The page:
SIU to beef up security after investigators threatened during PPE probe

Political pressure and people with links to key political players were found to be the main drivers of personal protective equipment (PPE) corruption, the head of the Special Investigating Unit (SIU) told parliament’s standing committee on public accounts (Scopa) on Wednesday, adding that some of his investigators had come under threat.

“As a result, we have decided to take protective measures so that our members can continue doing their work without fear or favour,” advocate Andy Mothibi said.

The SIU investigation report came after a public outcry over influential public servants and their immediate family members benefiting from PPE procurement.

“We have handed over our report to the president who will decide what actions should be taken. Our report deals with finalised matters,” said Mothibi.

He said that some of the report’s limitations were because many government officials did not co-operate. “Those dealing with supply chain management and finance among various government departments did not work with us because of their involvement in the irregular procurement processes.”


Rookie companies get tenders 

Mothibi told the committee that some of the companies that received PPE tenders did not qualify for contracts.

“Bearing in mind that the national state of disaster was declared on 15 March 2020, whereafter PPE procurement commenced in earnest, certain service providers were found to have only been registered on the CIPC [Companies and Intellectual Property Commission] during February and March 2020 and thus would — and could — not have had demonstrable track records,” Mothibi said.

Some of the companies were not even registered on the Central Supplier Database (a requirement for doing business with the government) whereas other service providers were already in the de-registration process when they quoted government entities and were awarded contracts.

The SIU found that, in some cases, product specifications were ignored and products that were not suitable for the intended purposes were purchased and, in several instances, even against the advice of expert opinion.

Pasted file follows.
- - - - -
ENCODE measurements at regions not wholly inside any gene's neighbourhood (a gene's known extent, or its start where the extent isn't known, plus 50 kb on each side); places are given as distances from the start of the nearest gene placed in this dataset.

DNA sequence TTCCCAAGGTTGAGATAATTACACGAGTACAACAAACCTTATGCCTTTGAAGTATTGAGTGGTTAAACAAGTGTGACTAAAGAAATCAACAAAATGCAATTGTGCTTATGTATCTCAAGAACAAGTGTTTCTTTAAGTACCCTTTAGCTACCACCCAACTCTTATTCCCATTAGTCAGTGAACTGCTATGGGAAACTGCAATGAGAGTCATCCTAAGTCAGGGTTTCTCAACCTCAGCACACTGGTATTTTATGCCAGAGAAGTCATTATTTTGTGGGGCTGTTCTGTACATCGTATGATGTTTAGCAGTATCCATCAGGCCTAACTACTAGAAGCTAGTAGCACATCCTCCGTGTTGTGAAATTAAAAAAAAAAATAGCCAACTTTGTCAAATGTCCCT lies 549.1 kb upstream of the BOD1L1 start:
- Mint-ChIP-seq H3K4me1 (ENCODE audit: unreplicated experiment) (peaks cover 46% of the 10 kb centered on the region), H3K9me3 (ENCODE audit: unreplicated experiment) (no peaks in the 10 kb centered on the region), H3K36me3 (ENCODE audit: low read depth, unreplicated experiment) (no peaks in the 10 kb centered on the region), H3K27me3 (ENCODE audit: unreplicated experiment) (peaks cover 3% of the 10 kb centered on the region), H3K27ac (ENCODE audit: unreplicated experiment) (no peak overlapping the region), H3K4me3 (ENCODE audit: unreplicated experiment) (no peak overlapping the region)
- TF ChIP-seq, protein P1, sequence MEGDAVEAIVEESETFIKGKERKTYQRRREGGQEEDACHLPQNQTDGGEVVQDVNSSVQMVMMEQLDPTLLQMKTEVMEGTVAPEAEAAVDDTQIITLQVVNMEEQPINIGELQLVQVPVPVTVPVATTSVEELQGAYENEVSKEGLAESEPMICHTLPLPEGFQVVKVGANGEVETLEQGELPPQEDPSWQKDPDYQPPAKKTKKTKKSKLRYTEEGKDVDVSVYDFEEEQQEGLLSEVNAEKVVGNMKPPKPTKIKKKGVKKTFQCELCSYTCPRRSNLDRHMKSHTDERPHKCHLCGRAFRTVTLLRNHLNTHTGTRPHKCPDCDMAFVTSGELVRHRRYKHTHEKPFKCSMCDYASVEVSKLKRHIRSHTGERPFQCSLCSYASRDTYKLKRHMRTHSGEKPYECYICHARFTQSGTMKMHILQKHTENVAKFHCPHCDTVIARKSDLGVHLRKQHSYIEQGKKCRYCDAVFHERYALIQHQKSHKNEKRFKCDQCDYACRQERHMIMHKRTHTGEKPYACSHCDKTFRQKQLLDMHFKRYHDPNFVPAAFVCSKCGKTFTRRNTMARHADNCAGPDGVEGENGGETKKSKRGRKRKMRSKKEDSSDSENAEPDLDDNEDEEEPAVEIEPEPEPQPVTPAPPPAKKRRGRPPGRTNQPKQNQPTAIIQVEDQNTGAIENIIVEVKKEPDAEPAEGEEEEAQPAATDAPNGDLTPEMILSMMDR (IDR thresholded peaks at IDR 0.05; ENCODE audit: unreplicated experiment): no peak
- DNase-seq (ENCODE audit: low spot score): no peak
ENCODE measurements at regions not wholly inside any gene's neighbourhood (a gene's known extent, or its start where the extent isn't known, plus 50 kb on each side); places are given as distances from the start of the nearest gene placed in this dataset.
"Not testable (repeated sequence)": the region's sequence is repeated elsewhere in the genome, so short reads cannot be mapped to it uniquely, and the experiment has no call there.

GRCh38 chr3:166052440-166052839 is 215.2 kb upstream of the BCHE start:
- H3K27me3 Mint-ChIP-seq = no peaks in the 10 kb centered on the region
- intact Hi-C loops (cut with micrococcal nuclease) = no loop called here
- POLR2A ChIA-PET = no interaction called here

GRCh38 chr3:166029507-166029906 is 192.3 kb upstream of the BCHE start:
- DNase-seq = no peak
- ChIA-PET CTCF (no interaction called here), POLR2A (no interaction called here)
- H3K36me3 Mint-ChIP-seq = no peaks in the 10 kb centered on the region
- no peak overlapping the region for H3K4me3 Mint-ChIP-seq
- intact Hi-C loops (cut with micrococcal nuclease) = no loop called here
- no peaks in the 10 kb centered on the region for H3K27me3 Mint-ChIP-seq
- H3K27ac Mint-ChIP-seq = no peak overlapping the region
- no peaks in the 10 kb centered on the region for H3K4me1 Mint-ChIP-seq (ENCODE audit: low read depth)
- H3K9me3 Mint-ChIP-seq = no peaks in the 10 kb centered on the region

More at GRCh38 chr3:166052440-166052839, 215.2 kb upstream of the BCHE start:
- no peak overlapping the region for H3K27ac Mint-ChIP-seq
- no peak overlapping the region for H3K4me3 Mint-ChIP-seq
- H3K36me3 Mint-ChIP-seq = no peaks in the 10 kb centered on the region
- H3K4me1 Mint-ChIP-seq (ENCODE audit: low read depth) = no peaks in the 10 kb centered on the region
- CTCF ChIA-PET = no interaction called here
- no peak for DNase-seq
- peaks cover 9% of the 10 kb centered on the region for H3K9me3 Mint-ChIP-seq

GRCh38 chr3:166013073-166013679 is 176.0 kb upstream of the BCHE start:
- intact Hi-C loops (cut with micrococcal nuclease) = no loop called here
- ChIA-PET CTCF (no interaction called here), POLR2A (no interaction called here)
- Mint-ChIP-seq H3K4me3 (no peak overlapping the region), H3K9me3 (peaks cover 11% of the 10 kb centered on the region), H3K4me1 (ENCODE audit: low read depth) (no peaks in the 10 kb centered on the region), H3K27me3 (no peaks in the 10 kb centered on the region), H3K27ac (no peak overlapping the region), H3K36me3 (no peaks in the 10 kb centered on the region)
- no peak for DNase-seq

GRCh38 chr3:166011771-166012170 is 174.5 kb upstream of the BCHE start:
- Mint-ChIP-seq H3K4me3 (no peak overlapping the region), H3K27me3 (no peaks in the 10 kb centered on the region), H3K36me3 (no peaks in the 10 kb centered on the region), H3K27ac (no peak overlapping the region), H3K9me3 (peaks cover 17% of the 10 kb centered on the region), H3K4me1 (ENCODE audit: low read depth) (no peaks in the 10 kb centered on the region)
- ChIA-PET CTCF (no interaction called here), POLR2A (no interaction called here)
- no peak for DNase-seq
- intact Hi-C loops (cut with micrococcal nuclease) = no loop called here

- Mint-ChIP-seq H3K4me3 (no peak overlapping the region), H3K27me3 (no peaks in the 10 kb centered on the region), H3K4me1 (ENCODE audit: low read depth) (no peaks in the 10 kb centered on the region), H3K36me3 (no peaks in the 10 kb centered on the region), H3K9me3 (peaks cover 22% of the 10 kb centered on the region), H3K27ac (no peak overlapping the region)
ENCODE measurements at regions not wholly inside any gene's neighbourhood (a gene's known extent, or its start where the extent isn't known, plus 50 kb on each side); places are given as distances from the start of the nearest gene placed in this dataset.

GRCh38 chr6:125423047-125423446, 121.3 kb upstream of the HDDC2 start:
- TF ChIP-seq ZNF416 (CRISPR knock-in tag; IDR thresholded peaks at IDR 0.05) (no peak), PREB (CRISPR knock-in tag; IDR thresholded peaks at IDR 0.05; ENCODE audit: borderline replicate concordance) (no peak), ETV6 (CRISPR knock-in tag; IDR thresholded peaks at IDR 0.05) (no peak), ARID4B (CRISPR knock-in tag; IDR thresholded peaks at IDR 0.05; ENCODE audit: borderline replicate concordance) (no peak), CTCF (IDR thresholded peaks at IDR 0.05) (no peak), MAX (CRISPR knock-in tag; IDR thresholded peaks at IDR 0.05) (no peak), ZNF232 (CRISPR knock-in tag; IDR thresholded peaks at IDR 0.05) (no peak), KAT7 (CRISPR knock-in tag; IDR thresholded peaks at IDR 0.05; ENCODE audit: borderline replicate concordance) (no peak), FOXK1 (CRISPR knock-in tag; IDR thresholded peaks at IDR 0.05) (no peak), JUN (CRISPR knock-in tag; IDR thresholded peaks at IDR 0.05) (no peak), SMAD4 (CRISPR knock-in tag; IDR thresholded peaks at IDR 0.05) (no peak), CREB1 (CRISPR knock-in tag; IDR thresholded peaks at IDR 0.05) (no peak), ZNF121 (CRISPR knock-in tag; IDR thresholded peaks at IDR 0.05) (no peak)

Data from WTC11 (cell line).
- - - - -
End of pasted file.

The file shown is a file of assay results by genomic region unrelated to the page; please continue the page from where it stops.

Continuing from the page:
The SIU will hand over the findings of their report to the South African Revenue Services and the National Prosecuting Authority, among other bodies.

“While the investigations are still underway, we continue to submit reports to the president, and we continue to execute on the outcomes and follow up on the referrals to ensure that there is consequence management. We are focusing on ensuring that there is accountability at all levels of the administration, including executive authority accountability,” Mothibi said.

He said that although the family members of government officials are allowed to bid for tenders, their contracts had to be scrutinised for compliance with the Public Finance Management Act.

“The need exists for considering additional safeguards for situations where state institutions contract with persons in these categories,” he said. 

Abusing taxpayers’ money

Scopa chairperson Mkhuleko Hlengwa said the SIU report showed yet again how those in power and in government positions continued to abuse taxpayers’ money.

“This shows that people are hell-bent on undermining and misusing the public purse. I am not shocked by this report, but every time we hear about it, it is very unsettling,” he said.

Committee member Robert Lees said he was concerned by how long it takes for SIU cases to get to prosecution.

“We understand that the resources are inadequate. We have raised the issue several times before, but the situation doesn’t change,” he said.

Mothibi said to fast-track the PPE investigations, funds had to be redirected from elsewhere.

“We have other projects running, such as SAA, Eskom and Denel. We have re-allocated resources to handle [the] Covid-19 [investigations] because it was in the public interest and people’s lives were the concern. Those irregularities attracted so much public interest that we turned our resources around.

“We have projected our resource requirements to the department of justice. We hope the treasury will respond to our project requirements.”

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Chris Gilili
Chris Gilili is a climate and environmental journalist at the Mail & Guardian’s environmental unit, covering socioeconomic issues and general news. Previously, he was a fellow at amaBhungane, the centre for investigative journalism.

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